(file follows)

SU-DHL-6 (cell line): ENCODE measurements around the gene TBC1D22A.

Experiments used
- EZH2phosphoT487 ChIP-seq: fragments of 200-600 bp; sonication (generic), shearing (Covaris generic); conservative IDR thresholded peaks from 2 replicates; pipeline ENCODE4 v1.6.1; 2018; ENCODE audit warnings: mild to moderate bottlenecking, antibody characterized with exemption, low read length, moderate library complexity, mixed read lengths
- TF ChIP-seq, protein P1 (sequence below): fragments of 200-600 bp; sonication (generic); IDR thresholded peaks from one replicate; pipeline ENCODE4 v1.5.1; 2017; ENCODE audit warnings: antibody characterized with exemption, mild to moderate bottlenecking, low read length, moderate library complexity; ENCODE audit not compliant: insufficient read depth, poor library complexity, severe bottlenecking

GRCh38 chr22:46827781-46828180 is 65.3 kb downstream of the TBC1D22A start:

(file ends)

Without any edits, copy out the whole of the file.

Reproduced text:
SU-DHL-6 (cell line): ENCODE measurements around the gene TBC1D22A.

Experiments used
- EZH2phosphoT487 ChIP-seq: fragments of 200-600 bp; sonication (generic), shearing (Covaris generic); conservative IDR thresholded peaks from 2 replicates; pipeline ENCODE4 v1.6.1; 2018; ENCODE audit warnings: mild to moderate bottlenecking, antibody characterized with exemption, low read length, moderate library complexity, mixed read lengths
- TF ChIP-seq, protein P1 (sequence below): fragments of 200-600 bp; sonication (generic); IDR thresholded peaks from one replicate; pipeline ENCODE4 v1.5.1; 2017; ENCODE audit warnings: antibody characterized with exemption, mild to moderate bottlenecking, low read length, moderate library complexity; ENCODE audit not compliant: insufficient read depth, poor library complexity, severe bottlenecking

GRCh38 chr22:46827781-46828180 is 65.3 kb downstream of the TBC1D22A start: